When a commercial property is sold, the difference between the investor’s cost basis and the sales price is classified as a “capital gain” and it is taxable. Fortunately, real estate investors have options to reduce or defer this tax bill. One such option is to take the sales proceeds and reinvest them into a “Delaware Statutory Trust” (DST).
In this article, we will define what a Delaware Statutory Trust is, describe the tax benefits of investing in one, and review the potential returns that they offer. By the end, readers will have the information needed to determine if a DST investment is a good fit for their real estate investment objectives.
At First National Realty Partners, we actively work with our investors to minimize tax liability whenever possible. To learn more about our current investment opportunities, click here.
What is a Delaware Statutory Trust?
As its name implies, a Delaware Statutory Trust is a trust, organized under Delaware law, and set up for the purpose of conducting business. They are formed with private trust agreements under which real property is “…held, managed, administered, invested, and/or operated.”
In a commercial real estate investment context, the trust is set up by a “sponsor” which is usually a large, experienced real estate firm who finds an investment property, performs the due diligence on it, arranges the debt, and places it under contract. Then, they will find individual investors to fill the equity portion of the DST Offering’s capital stack.
There are many reasons why an equity investor would be interested in a DST property, but one of the most common is for tax purposes. This is because IRS Revenue Ruling 2004-86 states that a DST investment qualifies as a “like kind replacement property” in a 1031 Exchange. Practically, this means that individual investors can defer capital gains tax liability by reinvesting the proceeds from a profitable sale into a DST.
NOTE: DST investments are only available to accredited investors, who meet certain income and net worth requirements.
Pros and Cons of Investing in a DST
Like any real estate investment opportunity, there are pros and cons to making a DST investment. The pros include:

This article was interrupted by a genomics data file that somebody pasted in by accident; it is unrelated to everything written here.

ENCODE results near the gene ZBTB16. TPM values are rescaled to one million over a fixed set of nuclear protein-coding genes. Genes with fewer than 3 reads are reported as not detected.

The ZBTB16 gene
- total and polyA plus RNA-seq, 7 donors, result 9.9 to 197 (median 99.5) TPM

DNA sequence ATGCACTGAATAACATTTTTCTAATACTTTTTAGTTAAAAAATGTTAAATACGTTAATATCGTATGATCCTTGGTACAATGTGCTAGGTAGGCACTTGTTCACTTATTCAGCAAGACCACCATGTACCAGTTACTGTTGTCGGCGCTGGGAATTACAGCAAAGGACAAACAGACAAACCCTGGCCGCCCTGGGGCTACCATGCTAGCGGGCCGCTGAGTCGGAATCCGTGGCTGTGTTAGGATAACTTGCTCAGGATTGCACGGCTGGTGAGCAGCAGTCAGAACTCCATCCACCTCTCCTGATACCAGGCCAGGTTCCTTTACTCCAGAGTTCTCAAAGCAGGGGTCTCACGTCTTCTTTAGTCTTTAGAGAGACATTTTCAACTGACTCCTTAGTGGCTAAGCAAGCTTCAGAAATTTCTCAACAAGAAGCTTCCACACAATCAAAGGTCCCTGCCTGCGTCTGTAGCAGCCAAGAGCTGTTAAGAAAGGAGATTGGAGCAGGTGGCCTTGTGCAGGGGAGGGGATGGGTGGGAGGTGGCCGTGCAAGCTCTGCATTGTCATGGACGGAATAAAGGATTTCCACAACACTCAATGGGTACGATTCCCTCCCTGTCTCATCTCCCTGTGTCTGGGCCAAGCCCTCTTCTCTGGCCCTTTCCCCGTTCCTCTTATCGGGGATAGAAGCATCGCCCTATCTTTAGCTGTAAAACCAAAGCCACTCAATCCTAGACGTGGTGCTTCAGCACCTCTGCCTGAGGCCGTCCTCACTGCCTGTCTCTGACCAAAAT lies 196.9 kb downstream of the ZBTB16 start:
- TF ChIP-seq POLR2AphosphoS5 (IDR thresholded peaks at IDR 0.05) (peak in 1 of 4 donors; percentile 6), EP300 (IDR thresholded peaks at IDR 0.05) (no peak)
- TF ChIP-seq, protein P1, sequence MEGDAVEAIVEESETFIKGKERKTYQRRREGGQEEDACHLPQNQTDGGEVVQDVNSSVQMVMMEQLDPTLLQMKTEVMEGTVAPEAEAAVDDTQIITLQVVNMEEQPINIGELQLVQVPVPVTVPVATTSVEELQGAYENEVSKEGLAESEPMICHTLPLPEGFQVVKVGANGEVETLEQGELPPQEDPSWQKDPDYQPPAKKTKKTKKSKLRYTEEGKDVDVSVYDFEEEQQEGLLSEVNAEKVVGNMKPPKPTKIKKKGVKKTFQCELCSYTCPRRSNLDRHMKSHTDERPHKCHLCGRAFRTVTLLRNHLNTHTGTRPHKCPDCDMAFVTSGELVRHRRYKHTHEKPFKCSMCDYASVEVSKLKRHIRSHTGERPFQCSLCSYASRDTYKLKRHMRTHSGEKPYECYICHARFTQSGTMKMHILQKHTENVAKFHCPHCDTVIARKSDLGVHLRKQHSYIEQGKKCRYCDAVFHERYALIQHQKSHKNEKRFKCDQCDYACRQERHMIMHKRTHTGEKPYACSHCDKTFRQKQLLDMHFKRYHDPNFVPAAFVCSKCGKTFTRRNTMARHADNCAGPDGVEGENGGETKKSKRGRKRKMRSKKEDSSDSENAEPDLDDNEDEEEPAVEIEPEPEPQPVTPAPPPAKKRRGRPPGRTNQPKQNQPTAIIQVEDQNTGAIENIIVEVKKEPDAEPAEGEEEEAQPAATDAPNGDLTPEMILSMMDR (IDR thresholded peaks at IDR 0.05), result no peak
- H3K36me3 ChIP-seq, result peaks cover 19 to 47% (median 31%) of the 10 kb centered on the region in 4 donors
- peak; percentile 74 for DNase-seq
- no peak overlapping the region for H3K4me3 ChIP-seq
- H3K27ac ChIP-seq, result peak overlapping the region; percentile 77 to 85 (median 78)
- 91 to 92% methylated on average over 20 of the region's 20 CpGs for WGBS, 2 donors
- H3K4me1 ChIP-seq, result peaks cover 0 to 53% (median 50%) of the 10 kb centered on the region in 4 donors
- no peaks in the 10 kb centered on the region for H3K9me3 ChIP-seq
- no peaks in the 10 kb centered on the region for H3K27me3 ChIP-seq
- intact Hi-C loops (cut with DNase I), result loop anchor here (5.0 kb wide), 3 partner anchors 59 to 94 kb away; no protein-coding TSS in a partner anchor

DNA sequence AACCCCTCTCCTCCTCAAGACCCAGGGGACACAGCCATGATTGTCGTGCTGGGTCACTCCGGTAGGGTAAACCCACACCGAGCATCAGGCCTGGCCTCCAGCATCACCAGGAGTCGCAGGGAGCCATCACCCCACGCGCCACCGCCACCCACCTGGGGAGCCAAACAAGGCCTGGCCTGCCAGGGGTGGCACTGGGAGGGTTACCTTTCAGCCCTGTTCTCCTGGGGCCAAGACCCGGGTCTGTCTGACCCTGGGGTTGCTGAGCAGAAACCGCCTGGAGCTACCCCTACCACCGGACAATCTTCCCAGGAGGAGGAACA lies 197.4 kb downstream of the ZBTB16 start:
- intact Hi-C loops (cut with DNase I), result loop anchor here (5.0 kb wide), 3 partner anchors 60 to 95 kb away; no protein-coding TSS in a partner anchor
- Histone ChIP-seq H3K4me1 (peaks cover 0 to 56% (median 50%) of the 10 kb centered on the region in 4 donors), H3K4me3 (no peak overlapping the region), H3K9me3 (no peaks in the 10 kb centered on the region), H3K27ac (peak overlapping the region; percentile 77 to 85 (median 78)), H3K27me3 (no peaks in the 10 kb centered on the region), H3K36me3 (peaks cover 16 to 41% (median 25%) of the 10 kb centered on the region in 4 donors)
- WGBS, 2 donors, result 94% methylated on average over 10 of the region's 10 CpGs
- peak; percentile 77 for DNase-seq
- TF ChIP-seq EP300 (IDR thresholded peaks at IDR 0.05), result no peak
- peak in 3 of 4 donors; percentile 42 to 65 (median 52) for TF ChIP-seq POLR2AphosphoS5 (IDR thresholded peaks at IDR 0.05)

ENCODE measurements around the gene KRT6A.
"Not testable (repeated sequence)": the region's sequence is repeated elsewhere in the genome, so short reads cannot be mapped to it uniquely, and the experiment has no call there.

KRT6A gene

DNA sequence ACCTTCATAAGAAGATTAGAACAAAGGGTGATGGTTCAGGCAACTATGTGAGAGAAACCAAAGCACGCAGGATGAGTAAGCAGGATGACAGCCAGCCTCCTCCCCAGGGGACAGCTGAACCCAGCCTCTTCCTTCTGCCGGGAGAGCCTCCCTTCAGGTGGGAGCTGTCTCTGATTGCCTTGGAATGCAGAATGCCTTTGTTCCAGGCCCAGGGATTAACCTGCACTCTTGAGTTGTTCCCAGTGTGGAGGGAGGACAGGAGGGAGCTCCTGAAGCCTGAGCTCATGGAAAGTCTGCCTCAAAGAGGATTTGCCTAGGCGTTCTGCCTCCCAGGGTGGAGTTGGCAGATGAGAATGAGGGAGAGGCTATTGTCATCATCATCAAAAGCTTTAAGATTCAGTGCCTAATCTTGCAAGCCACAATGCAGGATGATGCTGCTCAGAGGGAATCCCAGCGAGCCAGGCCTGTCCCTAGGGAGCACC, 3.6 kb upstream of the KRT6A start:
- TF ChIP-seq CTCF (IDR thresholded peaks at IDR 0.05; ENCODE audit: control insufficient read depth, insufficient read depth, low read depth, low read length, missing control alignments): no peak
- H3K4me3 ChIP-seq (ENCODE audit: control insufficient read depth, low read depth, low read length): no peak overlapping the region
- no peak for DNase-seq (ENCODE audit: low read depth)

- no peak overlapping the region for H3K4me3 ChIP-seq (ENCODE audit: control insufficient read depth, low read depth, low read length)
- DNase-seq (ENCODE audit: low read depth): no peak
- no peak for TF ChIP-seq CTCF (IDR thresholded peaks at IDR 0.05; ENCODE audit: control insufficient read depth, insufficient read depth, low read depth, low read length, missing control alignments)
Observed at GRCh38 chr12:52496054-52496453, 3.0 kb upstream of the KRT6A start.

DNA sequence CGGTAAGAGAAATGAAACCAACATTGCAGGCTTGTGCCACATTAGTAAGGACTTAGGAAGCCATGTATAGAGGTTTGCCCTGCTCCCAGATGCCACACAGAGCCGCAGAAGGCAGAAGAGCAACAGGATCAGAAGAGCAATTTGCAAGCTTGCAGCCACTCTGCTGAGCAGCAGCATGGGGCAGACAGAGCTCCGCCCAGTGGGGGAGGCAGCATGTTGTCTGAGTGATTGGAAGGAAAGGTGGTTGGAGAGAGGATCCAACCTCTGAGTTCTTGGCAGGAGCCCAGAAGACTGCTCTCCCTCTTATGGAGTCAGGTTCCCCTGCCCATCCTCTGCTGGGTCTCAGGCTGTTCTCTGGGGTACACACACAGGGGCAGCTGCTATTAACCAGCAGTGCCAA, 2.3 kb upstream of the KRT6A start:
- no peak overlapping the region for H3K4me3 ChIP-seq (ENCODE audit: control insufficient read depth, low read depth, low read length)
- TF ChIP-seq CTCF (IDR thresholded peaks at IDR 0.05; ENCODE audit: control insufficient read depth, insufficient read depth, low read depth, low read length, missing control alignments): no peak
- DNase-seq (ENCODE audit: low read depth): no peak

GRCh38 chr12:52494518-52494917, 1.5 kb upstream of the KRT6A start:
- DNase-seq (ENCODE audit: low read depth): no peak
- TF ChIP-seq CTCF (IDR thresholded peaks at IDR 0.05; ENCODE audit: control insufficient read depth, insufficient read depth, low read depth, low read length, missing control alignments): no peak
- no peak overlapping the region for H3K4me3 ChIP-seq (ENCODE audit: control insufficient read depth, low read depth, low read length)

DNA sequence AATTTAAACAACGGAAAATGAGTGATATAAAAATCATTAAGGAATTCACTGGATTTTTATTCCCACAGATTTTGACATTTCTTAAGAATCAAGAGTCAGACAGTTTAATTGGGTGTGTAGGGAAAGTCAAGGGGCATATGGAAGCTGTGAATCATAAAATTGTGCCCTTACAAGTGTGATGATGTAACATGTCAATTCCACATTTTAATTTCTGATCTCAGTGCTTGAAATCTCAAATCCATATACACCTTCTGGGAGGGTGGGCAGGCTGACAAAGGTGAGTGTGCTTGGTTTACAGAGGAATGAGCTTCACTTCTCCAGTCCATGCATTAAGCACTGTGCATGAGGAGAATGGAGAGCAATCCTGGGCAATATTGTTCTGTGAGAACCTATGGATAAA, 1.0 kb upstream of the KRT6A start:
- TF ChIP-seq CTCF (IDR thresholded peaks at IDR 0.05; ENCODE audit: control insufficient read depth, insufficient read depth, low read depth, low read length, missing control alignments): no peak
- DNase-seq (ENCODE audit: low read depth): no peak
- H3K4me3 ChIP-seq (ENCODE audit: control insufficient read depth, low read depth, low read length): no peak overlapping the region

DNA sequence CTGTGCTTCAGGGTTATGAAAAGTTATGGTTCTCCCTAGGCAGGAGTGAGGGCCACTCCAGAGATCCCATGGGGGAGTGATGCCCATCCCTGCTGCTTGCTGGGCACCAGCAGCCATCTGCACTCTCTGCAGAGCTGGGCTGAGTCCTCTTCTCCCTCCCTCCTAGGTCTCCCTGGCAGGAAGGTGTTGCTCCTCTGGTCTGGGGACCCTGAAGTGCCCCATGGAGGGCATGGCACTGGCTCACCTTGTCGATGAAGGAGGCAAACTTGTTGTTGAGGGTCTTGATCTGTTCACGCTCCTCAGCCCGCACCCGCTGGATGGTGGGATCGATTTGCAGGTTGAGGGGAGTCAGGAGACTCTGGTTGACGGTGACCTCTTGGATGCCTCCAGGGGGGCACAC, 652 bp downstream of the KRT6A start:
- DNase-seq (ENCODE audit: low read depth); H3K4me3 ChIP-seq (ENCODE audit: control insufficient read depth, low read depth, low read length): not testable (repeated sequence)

- Taxes: The primary benefit of the DST investment option is the tax deferral associated with using it as a replacement property in a 1031 Exchange.
- Property Quality: DST investors gain fractional ownership of institutional quality commercial properties.
- Cash Flow: DSTs are a passive investment, which means that the sponsor handles day to day management of the property. As such, they earn passive income from regular distributions.
- Diversification: Given their relatively low minimum investment amounts, DST investors can purchase an interest in multiple properties, which can diversify their portfolio across property type, location, market, and size.
- Liability: DST investors benefit from limited liability on a personal level because the property is held in a separate legal entity with a defined ownership structure. In addition, many DST transactions are financed with non-recourse debt, which further limits individual investor liability.
- Estate Planning: As an investment vehicle DSTs can be passed to beneficiaries upon death.
But, there are potential downsides too. They include:
- Illiquidity: DST investments often require that real estate investors make a five to ten year commitment. During that time, there is no liquidity.
- Fees: DST sponsors do not work for free. They charge DST fees to pay for the administrative overhead required to find, finance and manage the investment property.
- Involvement: Individual investors have no say in the day to day management decisions of a DST property. All management responsibilities are handled by the DST sponsor and if there are any disagreements, the sponsor will prevail.
- Additional Capital: Once the deal is closed. DSTs are not allowed to raise additional capital. Major repair and maintenance costs must be paid from reserves. If there are not enough funds in reserves, they will be paid from operating profits. In a worst case scenario, a big ticket cost can wipe out months or years of operating profits.
Potential DST investors should weigh the pros and cons of a DST investment to determine if they are a good fit for their own objectives. But, DST rules can be complex so it is always a best practice to speak with a real estate investment advisor or CPA to ensure there is proper understanding of DST tax benefits and the rules that must be followed to realize them.
DST Investment Returns Explained
Like any commercial real estate asset, DST returns come from two sources, income and appreciation.